by Joyce MacKichan Walker, Princeton NJ

Almost a year ago, in an Advocate article titled, “The Role of Advocacy for Educators in the PC(USA),” I wrote:

Advocacy is something you do until what matters – what is flawed or broken or unjust or simply “not right” – is changed or turned or shaped into something new. That something might not be the perfect new thing, not yet, but it’s a step in the right direction, or in a direction. Advocacy is a chipping away at what matters until the whole new thing begins to appear, one new, smooth limb at a time.

Think of this as installment two, an addition that represents the “chipping away” that continues to enliven imagination for the future of leadership in the PC(USA). Meet four Christian educators whom God called to further preparation and exploration and renewed commitment to fresh avenues of ministry. Where there’s God’s will, there’s a way.

John W. Johnson pursued his call to the Ministry of Word and Sacrament after 21 years of ministry in Christian education, mostly in youth ministry. “Through prayer and discernment, I was certain that I was being called into the ordained ministry, and discovered a program at San Francisco Theological Seminary (SFTS) that recognized my degree from the Presbyterian School of Christian Education (PSCE) and provided a path to the Master of Divinity Degree.” Two summers at SFTS, including meeting the language requirements while working, led to an MDiv and subsequent ordination in 2000.

After 13 years as a DCE in PC(USA) churches, Debbie Hough followed a call to seminary in the fall of 1992. With credits from her MA in Christian Education from PSCE, she completed her MDiv in the spring of 1994, including all the steps in the ordination process but one. “I only had  . . . to be certified ready to receive a call. My career canoe had been in this ordination stream and no obstacles or waterfalls had stopped my relatively easy journey, except one – my gut-voice of God was absent. In its place was a feeling of being strangled. It took some discernment, but once I made the decision that this ordination was not for me, the sense of peace was overwhelming. My call was still to educational ministry, not Word and Sacrament.” Key in Debbie’s journey and her decision was her ordination as a Ruling Elder at the age of twenty-two, an ordination that offered her leadership options in the wider church that many Christian educators do not have. This is an ordination door Debbie, and many others, pray the church might open.

In 2005, Lynn Jostes, Director of Christian Education at the Chevy Chase Presbyterian Church in Washington, DC, began a process with her Session and her presbytery’s Committee on Ministry. Their collective intent was to “determine how my education (a Master of Arts in Christian Education from PSCE), experience (29 years as a Certified Christian Educator), and call would meet the requirements of the denomination.” Ordination to the position of Associate Pastor of Christian Education at the same church in 2007 occurred through Inquiry, Candidacy, tutoring in Greek, passing the ordination exams, and use of the Book of Order’s Extraordinary Clause and Authoritative Interpretations.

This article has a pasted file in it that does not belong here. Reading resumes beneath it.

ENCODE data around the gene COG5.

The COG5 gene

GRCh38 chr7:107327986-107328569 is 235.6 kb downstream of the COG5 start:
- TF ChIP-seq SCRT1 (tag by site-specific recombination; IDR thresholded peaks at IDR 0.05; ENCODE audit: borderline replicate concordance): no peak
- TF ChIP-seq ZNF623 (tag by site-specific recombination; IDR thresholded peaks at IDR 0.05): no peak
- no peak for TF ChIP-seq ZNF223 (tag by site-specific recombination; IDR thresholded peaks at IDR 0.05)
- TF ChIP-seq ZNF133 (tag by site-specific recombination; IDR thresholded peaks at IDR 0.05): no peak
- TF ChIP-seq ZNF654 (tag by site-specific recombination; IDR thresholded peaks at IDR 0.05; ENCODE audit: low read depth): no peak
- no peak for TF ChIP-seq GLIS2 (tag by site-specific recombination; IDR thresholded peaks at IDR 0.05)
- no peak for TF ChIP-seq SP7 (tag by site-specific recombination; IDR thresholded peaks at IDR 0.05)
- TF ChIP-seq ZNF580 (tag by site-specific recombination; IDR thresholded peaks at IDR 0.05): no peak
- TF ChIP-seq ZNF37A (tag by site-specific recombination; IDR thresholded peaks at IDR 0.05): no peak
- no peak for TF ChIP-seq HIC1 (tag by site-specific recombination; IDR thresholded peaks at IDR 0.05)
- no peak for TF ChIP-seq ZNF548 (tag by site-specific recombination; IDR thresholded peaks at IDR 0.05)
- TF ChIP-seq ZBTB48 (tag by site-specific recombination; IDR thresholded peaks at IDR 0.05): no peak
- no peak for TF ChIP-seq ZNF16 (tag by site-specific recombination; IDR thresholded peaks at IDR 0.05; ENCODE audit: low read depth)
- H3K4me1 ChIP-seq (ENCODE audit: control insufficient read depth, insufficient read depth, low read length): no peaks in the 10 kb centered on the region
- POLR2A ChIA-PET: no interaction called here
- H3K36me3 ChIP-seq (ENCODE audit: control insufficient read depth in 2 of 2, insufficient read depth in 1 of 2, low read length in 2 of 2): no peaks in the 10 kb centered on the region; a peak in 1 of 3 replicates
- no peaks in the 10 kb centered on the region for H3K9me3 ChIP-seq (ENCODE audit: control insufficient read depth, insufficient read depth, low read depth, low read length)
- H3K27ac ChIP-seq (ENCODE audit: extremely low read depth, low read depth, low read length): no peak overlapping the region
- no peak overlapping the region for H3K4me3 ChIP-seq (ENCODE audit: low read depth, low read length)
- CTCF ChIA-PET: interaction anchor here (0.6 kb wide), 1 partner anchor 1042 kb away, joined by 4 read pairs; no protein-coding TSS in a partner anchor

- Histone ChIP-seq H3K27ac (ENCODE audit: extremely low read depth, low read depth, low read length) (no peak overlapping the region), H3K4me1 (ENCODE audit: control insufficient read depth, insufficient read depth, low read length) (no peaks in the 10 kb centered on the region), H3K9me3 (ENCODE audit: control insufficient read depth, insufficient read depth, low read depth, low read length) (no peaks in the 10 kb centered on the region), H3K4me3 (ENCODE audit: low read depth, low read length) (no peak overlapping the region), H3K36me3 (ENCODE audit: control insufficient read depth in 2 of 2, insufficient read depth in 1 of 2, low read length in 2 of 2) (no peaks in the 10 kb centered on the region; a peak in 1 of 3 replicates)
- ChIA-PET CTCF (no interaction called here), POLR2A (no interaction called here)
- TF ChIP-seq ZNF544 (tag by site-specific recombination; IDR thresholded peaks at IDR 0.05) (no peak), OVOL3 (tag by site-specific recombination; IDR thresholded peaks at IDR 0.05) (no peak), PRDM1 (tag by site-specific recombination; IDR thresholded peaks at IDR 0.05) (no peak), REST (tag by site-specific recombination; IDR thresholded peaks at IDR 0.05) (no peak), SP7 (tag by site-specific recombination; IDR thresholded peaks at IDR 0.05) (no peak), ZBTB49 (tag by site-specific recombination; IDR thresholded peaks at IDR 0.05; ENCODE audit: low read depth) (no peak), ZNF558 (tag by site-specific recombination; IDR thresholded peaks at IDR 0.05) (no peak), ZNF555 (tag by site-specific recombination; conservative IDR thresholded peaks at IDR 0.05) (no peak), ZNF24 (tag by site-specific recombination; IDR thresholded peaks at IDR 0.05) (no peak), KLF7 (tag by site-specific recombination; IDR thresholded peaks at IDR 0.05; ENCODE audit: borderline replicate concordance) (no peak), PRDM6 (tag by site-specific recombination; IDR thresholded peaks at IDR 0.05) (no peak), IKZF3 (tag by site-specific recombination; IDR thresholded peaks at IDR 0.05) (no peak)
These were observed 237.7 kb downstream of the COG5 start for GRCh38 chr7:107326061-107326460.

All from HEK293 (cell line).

Cathy Hoop’s story is more recent, and more convoluted. Working part-time as a director of children’s ministry led her to the Extended Campus MA program in Christian Education at Union Presbyterian Seminary in Richmond VA. All but a congregational internship short of completing the degree, Cathy found her work in her congregation expanding, as well as her choices. Despite inclusion and empowerment of expanded ministry roles, she longed for access to participation in higher councils and leadership, and for an ordination for educational ministry. She chose to complete an MDiv at Vanderbilt Divinity School —  two full years of seminary including summers, and two field placements — all while continuing to work in children’s ministries.

The church needs visionary, vital, creative leadership for these challenging and changing times. No matter how God calls, and where God leads, imaginative congregations and presbyteries and Christian educators must work together to equip all God’s people with a courageous, living faith. It is not a matter of searching for models and following paths fashioned by others, although that can productively spark ideas and stimulate imaginations. It is more a matter of discerning and claiming God’s gifts, serving and loving fiercely, and opening oneself to the new thing the Spirit of God is doing in the church. How will Christian Educators, Ruling Elders, and Ministers of Word and Sacrament shape the ordered ministry of the church in years to come? What part will you play as you stand with outstretched arms, catching the wind of the Spirit?

To hear a recording of this article featuring Joyce MacKichan Walker click HERE.

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Joyce MacKichan Walker retired from the Nassau Presbyterian Church, Princeton NJ, in 2018 after 18 years as their Director of Christian Education and 12 years as Minister of Education. Her role in advocating for Christian Educators at local, regional, and national levels led to her own ordination to the Ministry of Word and Sacrament in 2007. She was APCE’s Educator of the Year in 2008. A Canadian American, she is a graduate of the Presbyterian School of Christian Education (now Union Presbyterian Seminary), Richmond VA, who continues to write and teach for the church.